The Associated American Artists wanted to bring art to every home.
Sad Days for Eugene’s Art Scene as One of Its Few Galleries Closes
EUGENE, Ore. — A downtown city gallery in Eugene, Oregon, just succumbed to nonprofit exhaustion — and angry local artists reacted en masse during a contentious community meeting intended to calm the waters.
Oregon Occupiers May Have Violated Federal Law by Damaging a Native American Archeological Site
Armed white men have been occupying the headquarters of the Malheur National Wildlife Refuge in southeastern Oregon for three weeks now. But the federal land they’ve laid claim to is not only a wildlife preserve; it’s also the home of more than 300 prehistoric sites and some 4,000 archaeological artifacts belonging to the Burns Paiute Tribe.
Kara Walker Lands in Oregon
EUGENE, Oregon — The Black Portlanders, a project initiated by Intisar Abioto that focuses on the black people of Portland documenting one another, recently posted an open letter asking for help raising $15,000 to keep alive their project.
Portland’s New $35 Arts Tax Begins
Though the National Endowment for the Arts seems under constant threat of being gutted, one city initiative is putting arts funding at the forefront of civic responsibility rather than last on the list. In November of last year, Portland, Oregon, passed a new annual income tax of a flat $35 fee that goes directly to supporting local arts organizations.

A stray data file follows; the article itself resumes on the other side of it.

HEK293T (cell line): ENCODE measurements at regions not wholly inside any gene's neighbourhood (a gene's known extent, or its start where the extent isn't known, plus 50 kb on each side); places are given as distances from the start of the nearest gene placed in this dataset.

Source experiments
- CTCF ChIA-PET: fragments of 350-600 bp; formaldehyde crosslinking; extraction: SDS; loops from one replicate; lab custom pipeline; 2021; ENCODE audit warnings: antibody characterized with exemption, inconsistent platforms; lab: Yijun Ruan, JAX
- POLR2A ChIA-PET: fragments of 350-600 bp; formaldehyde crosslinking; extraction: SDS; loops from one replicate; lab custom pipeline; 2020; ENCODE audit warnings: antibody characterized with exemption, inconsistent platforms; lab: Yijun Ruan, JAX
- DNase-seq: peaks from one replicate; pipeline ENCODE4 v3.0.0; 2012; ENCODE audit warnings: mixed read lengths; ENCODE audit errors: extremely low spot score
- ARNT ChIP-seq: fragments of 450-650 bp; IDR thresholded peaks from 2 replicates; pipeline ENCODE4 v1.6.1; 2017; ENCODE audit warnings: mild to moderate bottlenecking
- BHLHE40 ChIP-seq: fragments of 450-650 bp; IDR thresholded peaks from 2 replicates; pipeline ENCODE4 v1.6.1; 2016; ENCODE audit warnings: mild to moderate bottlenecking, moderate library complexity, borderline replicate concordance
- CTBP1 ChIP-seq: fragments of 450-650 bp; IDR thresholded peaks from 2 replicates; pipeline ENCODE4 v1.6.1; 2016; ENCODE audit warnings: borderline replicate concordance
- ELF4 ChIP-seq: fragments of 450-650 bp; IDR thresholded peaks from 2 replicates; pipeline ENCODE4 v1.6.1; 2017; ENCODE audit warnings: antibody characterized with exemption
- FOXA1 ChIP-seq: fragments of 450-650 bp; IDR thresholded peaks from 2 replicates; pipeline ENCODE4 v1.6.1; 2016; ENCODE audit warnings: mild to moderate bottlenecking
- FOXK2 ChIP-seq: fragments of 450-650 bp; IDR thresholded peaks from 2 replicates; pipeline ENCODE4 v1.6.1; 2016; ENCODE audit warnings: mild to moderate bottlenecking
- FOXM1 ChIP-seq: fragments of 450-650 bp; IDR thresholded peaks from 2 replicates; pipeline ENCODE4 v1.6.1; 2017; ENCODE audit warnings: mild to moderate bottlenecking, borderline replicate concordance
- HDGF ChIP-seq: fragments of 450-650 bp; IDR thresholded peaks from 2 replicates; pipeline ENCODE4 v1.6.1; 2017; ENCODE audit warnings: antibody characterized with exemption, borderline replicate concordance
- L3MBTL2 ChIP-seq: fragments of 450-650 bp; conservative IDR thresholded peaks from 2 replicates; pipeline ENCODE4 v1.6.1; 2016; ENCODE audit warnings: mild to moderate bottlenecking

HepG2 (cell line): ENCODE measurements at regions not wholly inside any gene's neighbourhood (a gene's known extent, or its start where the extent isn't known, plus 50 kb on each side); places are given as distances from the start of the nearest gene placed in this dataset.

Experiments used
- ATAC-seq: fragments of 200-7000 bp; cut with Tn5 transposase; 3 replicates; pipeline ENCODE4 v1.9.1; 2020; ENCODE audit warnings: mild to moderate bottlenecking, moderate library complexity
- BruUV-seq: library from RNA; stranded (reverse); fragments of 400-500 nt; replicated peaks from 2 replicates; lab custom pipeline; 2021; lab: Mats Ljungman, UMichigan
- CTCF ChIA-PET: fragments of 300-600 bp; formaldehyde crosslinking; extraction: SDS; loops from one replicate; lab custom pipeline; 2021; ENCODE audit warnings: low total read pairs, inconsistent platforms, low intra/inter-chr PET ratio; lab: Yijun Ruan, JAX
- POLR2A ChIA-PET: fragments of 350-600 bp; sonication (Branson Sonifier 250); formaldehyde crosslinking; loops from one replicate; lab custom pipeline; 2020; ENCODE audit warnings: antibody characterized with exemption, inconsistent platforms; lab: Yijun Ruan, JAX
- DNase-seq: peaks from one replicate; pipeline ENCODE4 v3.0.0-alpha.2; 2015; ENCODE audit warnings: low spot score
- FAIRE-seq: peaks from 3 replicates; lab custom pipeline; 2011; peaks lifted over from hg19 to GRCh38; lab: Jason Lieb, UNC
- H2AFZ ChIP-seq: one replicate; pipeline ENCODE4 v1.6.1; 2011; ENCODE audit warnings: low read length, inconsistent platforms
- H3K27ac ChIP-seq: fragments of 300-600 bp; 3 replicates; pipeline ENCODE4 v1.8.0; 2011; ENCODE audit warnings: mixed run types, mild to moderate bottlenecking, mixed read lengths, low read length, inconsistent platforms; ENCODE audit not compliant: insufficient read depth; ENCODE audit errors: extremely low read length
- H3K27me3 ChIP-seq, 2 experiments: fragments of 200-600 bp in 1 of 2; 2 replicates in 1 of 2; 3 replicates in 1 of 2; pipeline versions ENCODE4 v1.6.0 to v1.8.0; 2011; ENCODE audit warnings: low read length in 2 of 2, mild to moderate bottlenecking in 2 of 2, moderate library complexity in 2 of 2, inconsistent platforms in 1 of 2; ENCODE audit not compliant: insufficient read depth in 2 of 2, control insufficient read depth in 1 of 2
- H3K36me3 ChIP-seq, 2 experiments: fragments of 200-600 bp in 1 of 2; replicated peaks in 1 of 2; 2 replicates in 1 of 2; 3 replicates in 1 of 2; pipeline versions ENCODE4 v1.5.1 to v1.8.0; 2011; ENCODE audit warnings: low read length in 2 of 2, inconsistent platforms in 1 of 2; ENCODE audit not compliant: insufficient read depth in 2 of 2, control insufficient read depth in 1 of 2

Postmodernist Architecture Becomes History
Oh, postmodernism. You are history now. This fall, architect Michael Graves classic 1982 Portland building was added to the US National Register of Historic Places.
Eyebrow House Takes Suburbia Into the Space Age
Portland’s Eyebrow House transforms a typical mid-century American home by integrating curvilinear elements that look futuristic and industrial without rejecting the neighborhood and its identity.
New Museum’s Richard Flood Equates Bloggers with Prairie Dogs
Referencing prairie dogs and Mussolini, yesterday New Museum chief curator Richard Flood wound up his talk at the Portland Art Museum on “Creating Networks: The New Internationalism” with some bracing criticism of his own directed at online critique of his institution. Unlike the rest of his talk which very sharply traced American art world’s relationship with work by international artists 1980s to present from his vantage points at the Barbara Gladstone Gallery, Artforum, the Walker Art Center, the New Museum, his final comments were wildly out of touch with the ways we have conversations about art now.